•The Intimate Story Of His Life @ 80
There is no way Chief Commander, Evangelist Ebenezer Obey will talk about the story of his life and he won’t talk about the story of his life and he won’t quickly tell you how his mum, Madam Abigail Oyindamola Fabiyi influenced his life from a very early age.
In his autobiography titled The Legend’s Own Story, which had Veteran Editor, Mike Awoyinfa’s collaboration, Evangelist Ebenezer Obey revealed how his Dear Mum, shaped his life. In fact, the book is dedicated to his mum for her guidance and motherly counsel and for being all that a good mother should be. Below are excerpts of his story
I wasn’t born into a musical family like some other musicians who inherited their talents. My parents were no professional musicians. I wasn’t born with the piano, guitar and drums hanging around, in a house of music. I was no musical child prodigy playing the piano at the age of four, or five, or six. But in a way, I was born into music. Although they were no musicians, my parents were musical.
A chord of nostalgia twangs my heart like a guitar played on ‘A’ Minor, as I remember you, my dear old father now gone: Chief Nathaniel Olaseewo Fabiyi. How you and your friends used to sit down merrily playing your kind of music the music of your own time. You used to play ege, the folk music of the Egba people of Abeokuta. You never played for money, It was a hobby: something you and your friends did to relieve boredom while drinking palm wine, or after playing an ayo game. Oh, you were so loved by your friends, by everybody. You were the lead singer of this nameless band. And so sweet was your voice. I must have inherited your voice. Because I inherited your tall, bulky frame, and your dark good looks. I was the chip off your old block.
My father! I remember the past and the image of you comes vividly back to me, you standing at your carpenter’s shop slicing wood with a saw or driving a nail into a chair or table with a hammer. Yours was a humble job, the very job of Joseph, the foster-father of our Lord Jesus. You ‘were so devoted to your job, so hard-working, combining carpentry With farming. You wanted me to be a carpenter just like you. It was your belief that a son must follow in his father’s footsteps, but I disliked carpentry. You tried to teach but I refused to learn. During holidays you ordered me to come to your shop to give you a helping hand, and to learn the tricks of the trade but I hated it all. I’d rather you left me then to play my music that was all I wanted to do. Music was my food. Music was my life. Music was in my blood. It was my everything.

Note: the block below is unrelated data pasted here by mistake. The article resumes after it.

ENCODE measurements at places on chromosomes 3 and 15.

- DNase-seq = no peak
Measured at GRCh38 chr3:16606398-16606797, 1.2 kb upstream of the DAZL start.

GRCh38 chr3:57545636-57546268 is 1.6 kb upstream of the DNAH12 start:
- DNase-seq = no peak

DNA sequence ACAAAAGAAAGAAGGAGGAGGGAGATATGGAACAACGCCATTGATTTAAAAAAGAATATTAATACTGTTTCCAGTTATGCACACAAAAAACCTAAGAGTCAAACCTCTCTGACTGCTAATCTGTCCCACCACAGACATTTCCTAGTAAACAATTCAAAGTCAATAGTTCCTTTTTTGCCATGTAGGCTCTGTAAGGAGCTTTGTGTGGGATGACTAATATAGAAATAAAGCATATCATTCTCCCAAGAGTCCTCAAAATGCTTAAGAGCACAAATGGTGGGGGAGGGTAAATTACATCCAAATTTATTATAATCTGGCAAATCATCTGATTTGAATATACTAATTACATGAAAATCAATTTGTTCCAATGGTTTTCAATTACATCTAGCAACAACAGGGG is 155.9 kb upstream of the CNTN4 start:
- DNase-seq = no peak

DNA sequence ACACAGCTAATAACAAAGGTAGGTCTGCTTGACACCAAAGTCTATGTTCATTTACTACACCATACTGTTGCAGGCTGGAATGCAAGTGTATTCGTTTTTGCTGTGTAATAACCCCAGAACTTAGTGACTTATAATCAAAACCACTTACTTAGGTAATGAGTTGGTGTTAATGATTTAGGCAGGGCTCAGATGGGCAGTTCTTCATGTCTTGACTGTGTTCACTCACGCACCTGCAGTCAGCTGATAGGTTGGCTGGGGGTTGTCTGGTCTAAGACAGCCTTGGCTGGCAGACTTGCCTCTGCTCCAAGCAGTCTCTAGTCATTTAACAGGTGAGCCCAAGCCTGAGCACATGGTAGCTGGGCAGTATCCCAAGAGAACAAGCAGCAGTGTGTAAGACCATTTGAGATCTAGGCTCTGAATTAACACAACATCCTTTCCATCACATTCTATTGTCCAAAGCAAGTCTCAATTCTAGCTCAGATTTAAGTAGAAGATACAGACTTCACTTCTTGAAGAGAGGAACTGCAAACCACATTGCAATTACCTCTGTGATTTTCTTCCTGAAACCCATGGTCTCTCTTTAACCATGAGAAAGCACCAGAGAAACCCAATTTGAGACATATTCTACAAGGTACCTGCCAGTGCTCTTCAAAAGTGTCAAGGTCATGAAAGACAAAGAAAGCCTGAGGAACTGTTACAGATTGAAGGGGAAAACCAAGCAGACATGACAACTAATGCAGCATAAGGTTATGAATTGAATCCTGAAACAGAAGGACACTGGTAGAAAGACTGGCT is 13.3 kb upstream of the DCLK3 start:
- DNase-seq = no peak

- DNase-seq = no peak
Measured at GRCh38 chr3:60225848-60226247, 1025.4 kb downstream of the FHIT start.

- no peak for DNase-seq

If it were possible to return into your womb to re-experience birth, I would do it all over again, my dear mother. Abigail Oyindamola, a woman of the Olumo Rock, a woman from Owu, in the rock city of Abeokuta. I’d like you to be my mother again in another existence, another creation. I’d like to crouch inside your womb and listen again to the music of the soul which I first heard within you. You are the root of my music, you who used to take me to church to listen to God’s music, and further enrolled me in the choir to join the innocent voices practising twice a week the songs that they would sing to God on Sunday.
Fate was initially cruel to you, my mother. How did you go through the torture of over three decades without having a child? A woman in search of a child would go anywhere, would do anything. I can imagine the hell you went through in search of a child. I can feel your daily supplication to God to make you a mother like other mothers, to give you a baby of your own. I don’t know what kinds of concoction they must have asked you to drink, and the sacrifices they must have asked you to make to get a baby. In the end, everything turned out fruitless and you were sent packing. Your first husband’s people advised him to divorce you since you couldn’t bear children. By a twist of fate, you met my father who married you as his second wife. Then your fortune began to change. Luck smiled at you. God listened to your prayers.